The aim of this study was to retrospectively assess the results of en bloc chest wall plus lung resection for patients with non-small cell lung cancer (NSCLC) invading the chest wall.
From January 1986 to December 2000, of 1,820 patients having surgery for NSCLC, 42 (2.3%) patients with neoplasms involving the chest wall underwent en bloc chest wall and lung resection. Patient demographics, preoperative symptoms, operative procedures, tumor cell type and size, removed nodal status, and pathologic stage were summarized. The 5-year survival rates of the groups were compared.
Postoperative staging revealed 28 were T3N0M0, 4 were T3N1M0, and 10 were T3N2M0. The in-hospital mortality rate was 11.9% (5/42). The mean age was 79.0 ± 2.8 years in the patients who died of complications, which was significantly older than the mean age of 67.9 ± 8.1 years in the patients who survived the surgery (p = 0.005). The overall 5-year survival was 28.4%. The 5-year survival was significantly longer in the patients with negative (N0) nodal metastasis than in those with N1 and/or N2 nodal metastasis (39.6% versus 7.1%, p = 0.01). Eleven patients had tumor involvement of the parietal pleura. Thirty-one patients had tumor involvement of the soft tissue and/or bone. There was no significant difference of 5-year survival rate between the patients with involvement of the parietal pleura only and the patients with involvement of the parietal pleura and the soft tissue and/or bone (10.9% versus 33.5%, p = 0.94).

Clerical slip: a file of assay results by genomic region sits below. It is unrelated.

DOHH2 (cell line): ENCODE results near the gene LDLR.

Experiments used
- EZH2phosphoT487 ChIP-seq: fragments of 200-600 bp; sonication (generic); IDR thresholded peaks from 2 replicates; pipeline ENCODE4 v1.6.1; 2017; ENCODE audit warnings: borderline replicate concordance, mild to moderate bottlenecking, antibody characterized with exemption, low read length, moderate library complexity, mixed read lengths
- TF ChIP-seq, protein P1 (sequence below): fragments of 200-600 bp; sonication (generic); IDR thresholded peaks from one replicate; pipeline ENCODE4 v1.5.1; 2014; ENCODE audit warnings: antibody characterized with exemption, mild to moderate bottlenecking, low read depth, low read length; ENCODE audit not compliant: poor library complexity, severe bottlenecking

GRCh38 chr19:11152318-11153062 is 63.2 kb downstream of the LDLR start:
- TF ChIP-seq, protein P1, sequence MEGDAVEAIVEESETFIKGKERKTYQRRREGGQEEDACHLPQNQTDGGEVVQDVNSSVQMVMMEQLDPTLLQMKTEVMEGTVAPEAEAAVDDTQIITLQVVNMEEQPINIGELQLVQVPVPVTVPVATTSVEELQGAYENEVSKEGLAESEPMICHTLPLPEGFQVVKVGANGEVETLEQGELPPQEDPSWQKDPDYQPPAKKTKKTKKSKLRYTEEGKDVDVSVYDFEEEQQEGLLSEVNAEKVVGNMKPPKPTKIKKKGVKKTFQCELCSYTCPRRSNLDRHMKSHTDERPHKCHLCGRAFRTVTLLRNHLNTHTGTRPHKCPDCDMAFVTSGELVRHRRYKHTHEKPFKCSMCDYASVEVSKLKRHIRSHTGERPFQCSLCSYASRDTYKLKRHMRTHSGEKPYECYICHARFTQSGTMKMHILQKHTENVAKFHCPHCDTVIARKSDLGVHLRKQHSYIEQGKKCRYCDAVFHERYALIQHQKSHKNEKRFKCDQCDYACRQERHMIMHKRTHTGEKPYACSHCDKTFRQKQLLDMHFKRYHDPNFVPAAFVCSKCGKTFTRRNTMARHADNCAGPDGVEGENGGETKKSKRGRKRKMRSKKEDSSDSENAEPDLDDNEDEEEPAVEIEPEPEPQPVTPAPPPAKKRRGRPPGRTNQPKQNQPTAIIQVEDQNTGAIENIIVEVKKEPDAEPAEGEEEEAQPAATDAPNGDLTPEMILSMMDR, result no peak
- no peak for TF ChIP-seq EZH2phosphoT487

En bloc resection for bronchogenic carcinoma invading the chest wall provides a favorable prognosis in cases without nodal metastasis. Significant postoperative mortality is associated with old age (> 80 years). The 5-year survival rate is not significantly different between the patients with involvement of the parietal pleura only and the patients with involvement of the parietal pleura and the soft tissue and/or bone.